CEOs around the world today place more emphasis on the creativity of their leaders than their rigor, management discipline, integrity, or vision, according to a newly released study from IBM. Indeed, the study finds that the creative management style--which is marked by taking calculated risks and communicating in new ways--will lead to more success as companies struggle to find their way in an increasingly complex and interconnected world.
The key message that IBM heard over and over from the 1,500 CEOs, general managers, and senior public sector leaders that it interviewed from September 2009 through January 2010 was that creativity has become a more valuable leadership attribute than in the past. What's more, creativity--meaning not only the capability to create something new but to drive "disruptive innovation and continuous re-invention"--is now more important than other leadership qualities, like management discipline, rigor, or operational acumen.
In other words, it's now better to be able to rapidly generate potentially innovative or disruptive business plans and products than it is to be able to carry them out, to maintain one's integrity in carrying it out, or even to be able to conjure up grandiose and strategic "visions" of where an organization ought to be headed. Of course, there will always be a place for true business visionaries, but the idea here is that tactical, short-term creative thinking in smaller chunks is more conducive to surviving and thriving in the "new" business climate than the big-chunk, long-term planning that has served corporations so well in the past.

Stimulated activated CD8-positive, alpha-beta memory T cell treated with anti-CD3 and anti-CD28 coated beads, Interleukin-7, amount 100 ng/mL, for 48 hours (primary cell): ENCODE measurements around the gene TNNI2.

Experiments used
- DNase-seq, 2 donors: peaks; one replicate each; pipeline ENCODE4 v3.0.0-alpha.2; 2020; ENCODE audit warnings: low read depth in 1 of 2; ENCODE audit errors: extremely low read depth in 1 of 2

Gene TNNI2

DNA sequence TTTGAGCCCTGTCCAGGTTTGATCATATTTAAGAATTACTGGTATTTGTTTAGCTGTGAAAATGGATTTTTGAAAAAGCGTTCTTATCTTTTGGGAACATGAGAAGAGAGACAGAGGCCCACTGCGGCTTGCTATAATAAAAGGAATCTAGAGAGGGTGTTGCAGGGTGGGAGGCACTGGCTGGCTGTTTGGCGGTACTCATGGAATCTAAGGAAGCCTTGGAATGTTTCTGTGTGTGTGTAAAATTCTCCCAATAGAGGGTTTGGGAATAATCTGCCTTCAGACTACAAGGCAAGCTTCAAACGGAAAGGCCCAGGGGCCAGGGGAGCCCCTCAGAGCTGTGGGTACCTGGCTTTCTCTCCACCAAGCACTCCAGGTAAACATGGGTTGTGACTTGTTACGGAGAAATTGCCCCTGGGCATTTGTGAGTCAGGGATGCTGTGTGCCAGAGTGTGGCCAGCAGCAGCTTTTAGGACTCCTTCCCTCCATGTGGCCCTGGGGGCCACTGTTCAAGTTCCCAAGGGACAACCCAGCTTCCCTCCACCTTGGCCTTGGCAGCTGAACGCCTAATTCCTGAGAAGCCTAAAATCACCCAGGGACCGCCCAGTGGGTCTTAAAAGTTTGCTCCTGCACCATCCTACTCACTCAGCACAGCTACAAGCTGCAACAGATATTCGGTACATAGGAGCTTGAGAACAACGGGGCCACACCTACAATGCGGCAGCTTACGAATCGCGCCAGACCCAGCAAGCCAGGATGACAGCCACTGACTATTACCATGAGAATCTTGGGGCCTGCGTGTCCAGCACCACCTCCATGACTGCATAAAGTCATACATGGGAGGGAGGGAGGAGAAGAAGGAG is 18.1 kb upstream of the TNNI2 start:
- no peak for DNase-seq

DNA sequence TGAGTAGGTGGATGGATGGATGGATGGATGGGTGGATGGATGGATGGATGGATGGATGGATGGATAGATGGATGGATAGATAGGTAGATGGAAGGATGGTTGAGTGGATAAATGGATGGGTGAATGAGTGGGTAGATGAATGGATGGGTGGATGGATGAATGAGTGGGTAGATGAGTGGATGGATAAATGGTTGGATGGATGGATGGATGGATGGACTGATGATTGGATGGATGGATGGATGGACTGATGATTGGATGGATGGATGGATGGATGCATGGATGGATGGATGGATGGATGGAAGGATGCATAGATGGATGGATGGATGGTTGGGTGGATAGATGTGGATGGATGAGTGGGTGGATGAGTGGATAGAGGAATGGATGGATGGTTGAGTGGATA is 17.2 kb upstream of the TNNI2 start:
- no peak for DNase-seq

To read the full, original article click on this link: The Four Hundred--Creativity Is the New Business Kool-Aid, IBM CEO Study Finds
Author: Alex Woodie